Veterinarians in the past couple decades have embraced the growing awareness and accommodation for what is often termed "the human-animal bond," a concept that was developed by Leo Bustad.
Veterinarians in the past couple decades have embraced the growing awareness and accommodation for what is often termed "the human-animal bond," a concept that was developed by Leo Bustad. By now, human-animal interactions has become a broad new field of study with an international society, International Society for Anthrozoology (ISAZ), and several journals focusing on related topics. A brief overview of this field will be presented, including scholarly leaders, practitioners, journals, societies, and programs. Searching tools for accessing the relevant research literature are available at the UC Davis Companion Animal Behavior Program website, http://www.vetmed.ucdavis.edu/CCAB/main.htm.
The interest in human-animal interactions stems from the basic phenomena of human attraction and attachment to animals and the comfort we derive from them. Attraction to animals is evident in the appeal of ecotourism and the high attendance at zoos, as well as in the popularity of companion animals. Understanding the depth and importance of this phenomenon has practical implications for veterinarians and their practices.
The connection and relationship with the animal are important, often becoming a bridge with people, including the veterinarian. Reflecting the demographic changes of the past century, we live in homes with smaller families, marrying later if at all, living longer, and spending more of our years living alone. During the same period, the animal has moved indoors, even into our bedroom.
Veterinary practice over the 20th century shifted from a general focus on large animals to a personalized emphasis on companion animals of individual families. Small practices were a norm, in which the client knew the veterinarian over many years. The recent shift toward specialization and corporate practices has reduced the personal connections of practitioners and individual clients. Now we see a counter-trend toward focusing again specifically on families in the community, establishing relationships with them and a veterinary role in the community in helping animals. This trend, termed veterinary family practice, or community practice, often is profiled as better serving the clients' needs. It embraces the many aspects of veterinary practice that involve the human-animal bond, including effective practice with assistance animals, people with special needs, pet loss, shelter animal adoptions, and families with young children. In addition, many practitioners find that a family practice model offers them more satisfaction as well and provides the contact with clients and animals that drew them into veterinary medicine.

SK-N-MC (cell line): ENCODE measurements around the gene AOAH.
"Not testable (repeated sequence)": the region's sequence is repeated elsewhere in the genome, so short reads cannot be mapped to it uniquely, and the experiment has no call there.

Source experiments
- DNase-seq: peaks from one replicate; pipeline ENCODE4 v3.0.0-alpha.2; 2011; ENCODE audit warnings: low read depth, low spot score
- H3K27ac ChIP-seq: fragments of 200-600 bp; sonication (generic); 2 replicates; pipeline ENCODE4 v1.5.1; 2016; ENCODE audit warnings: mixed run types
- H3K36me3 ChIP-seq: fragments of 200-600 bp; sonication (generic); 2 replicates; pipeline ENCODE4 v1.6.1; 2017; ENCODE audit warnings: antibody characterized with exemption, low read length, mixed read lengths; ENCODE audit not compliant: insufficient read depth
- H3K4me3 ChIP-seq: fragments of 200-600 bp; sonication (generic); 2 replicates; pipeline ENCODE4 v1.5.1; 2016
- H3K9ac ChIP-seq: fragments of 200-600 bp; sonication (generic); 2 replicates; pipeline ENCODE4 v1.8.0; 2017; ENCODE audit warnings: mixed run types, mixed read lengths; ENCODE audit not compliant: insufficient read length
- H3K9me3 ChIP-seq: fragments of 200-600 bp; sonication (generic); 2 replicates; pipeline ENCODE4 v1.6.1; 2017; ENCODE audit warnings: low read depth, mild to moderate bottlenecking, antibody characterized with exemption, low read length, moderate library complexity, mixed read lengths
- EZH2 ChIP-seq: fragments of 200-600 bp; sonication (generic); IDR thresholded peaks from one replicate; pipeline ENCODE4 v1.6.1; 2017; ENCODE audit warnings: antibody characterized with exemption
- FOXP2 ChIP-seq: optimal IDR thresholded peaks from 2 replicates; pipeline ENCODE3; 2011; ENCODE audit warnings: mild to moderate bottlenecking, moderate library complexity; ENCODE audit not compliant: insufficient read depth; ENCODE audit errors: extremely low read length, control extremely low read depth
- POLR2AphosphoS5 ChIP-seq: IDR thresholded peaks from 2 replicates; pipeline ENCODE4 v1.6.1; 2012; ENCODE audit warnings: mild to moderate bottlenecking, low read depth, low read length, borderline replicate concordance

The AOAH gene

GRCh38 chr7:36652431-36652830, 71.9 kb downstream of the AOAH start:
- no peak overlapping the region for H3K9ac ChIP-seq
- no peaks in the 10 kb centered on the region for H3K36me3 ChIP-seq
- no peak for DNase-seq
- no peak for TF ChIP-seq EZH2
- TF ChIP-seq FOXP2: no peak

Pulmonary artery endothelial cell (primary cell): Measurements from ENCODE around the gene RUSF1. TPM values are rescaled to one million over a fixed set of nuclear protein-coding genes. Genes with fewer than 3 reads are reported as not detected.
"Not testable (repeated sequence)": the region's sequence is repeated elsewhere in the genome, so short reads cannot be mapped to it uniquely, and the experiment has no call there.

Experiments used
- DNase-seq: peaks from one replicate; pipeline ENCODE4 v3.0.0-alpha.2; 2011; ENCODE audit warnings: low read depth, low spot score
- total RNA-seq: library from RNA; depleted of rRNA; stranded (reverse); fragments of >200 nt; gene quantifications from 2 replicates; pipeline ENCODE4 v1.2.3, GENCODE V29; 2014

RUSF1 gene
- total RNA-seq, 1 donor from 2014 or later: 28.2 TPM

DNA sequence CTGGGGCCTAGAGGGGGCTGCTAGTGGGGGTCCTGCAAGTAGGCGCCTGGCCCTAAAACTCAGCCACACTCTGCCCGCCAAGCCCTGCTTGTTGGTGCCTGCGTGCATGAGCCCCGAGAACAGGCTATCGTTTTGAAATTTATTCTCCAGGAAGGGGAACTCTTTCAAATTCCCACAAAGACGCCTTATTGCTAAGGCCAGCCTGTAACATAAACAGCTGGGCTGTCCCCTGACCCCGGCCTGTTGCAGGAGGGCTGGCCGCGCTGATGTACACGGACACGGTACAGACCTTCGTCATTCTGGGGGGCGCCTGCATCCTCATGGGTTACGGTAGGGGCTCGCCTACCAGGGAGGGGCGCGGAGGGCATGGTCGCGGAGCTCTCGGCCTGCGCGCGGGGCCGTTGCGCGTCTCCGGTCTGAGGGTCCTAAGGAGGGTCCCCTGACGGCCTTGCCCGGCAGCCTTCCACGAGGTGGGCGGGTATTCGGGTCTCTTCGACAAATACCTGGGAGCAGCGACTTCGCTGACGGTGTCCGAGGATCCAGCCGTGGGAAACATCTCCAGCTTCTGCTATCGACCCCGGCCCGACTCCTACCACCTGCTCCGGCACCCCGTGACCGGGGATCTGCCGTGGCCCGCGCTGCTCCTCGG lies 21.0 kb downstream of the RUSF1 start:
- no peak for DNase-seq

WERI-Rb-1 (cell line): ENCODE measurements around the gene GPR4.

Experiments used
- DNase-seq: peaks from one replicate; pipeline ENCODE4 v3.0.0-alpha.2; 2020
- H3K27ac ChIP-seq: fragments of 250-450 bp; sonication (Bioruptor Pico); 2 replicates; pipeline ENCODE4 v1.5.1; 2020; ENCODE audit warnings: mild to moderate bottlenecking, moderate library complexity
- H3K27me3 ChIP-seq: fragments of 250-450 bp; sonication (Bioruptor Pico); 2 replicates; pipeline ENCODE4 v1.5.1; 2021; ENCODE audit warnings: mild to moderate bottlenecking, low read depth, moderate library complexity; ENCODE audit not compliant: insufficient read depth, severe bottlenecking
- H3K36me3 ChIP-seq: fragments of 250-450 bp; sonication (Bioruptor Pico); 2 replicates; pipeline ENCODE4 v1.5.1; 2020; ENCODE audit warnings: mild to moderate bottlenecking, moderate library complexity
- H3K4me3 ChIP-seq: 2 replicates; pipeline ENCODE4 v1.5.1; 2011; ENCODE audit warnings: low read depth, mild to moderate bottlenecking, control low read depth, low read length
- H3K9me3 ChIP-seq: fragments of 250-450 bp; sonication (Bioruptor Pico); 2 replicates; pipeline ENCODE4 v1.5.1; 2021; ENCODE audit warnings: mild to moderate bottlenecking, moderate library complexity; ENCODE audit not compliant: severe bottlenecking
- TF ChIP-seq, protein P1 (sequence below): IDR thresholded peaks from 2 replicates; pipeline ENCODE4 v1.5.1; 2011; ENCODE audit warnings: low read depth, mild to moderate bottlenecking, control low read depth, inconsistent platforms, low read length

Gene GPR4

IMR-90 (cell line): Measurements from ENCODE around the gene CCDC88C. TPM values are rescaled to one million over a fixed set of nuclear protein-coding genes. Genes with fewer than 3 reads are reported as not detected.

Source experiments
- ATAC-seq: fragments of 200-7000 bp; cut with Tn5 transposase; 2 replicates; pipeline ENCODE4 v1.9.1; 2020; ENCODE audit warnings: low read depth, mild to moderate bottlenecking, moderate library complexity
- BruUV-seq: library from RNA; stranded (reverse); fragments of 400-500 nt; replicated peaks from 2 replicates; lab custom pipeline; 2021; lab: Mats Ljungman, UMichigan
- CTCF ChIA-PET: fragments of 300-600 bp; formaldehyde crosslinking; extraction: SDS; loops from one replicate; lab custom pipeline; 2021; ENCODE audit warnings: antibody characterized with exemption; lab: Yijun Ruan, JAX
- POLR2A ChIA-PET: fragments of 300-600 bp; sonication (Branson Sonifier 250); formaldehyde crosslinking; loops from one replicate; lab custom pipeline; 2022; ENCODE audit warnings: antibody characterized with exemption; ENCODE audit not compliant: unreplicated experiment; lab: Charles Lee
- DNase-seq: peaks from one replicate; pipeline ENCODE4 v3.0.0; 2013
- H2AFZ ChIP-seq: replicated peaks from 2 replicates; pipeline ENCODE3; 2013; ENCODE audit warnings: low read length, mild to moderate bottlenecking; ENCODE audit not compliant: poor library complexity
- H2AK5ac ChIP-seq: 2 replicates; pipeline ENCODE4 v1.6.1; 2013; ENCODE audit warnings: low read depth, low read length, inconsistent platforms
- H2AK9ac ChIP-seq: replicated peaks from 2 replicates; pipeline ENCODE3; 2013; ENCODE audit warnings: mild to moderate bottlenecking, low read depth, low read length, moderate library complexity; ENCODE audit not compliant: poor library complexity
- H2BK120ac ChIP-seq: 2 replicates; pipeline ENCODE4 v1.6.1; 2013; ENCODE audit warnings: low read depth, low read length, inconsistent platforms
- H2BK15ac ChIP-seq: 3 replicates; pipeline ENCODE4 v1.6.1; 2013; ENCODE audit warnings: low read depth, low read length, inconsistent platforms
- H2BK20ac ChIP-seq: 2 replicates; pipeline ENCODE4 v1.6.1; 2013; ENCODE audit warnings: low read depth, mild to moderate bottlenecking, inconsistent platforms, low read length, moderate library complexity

Animals can provide meaningful comfort and relaxation to people and help them to feel whole and learn who they are. The psychoanalytic perspective of self psychology, based on work by Kohut, when applied to the special roles of animals, helps to explain in a theoretical framework the mechanisms of animals' healing power. Developing a healthy sense of self, with self esteem, a sense of well-being, and general cohesion, can be maintained and supported by responses from others that are calming, soothing, and affirming. Companion animals are well-suited to serve as these supportive others, termed selfobjects, as reviewed by Brown (2004). In Kohut's words, responsiveness from selfobjects is the "oxygen" for the psychological life and required throughout the lifespan. They can: mirror and reflect the affirmation and recognition of our goodness and wholeness; serve as an ideal admired selfobject that is stable, wise, powerful, and calm; act as a twin of essential likeness to oneself. At a time when isolation and loneliness are becoming more common, the potential role of animals to serve as selfobjects becomes more important.
Databased evidence of the potential healthfulness of attachment to animals reveals animals' capacity to normalize deficits that humans are facing. Persons likely to be lonely due to living alone, loss of a spouse, having a disability, or facing increasing isolation due to AIDS or Alzheimer's disease show less adverse indicators when they have a companion animal (Hart, 2006). The significance of companion animals is most easily documented among the most vulnerable people, for whom the animals can assume life-sustaining importance.
An important aspect of attachment to animals is that it can be jeopardized if the relationship comes to involve too much conflict, as caused by behavior problems, such as aggravation of neighbors, household damage, toileting problems. The conflict can ultimately reach a tipping point at which at least one family member is no longer willing to cope. It can become a source of further dissension within the family if the problems are ongoing and unresolved, with disagreement among family members about the course of action.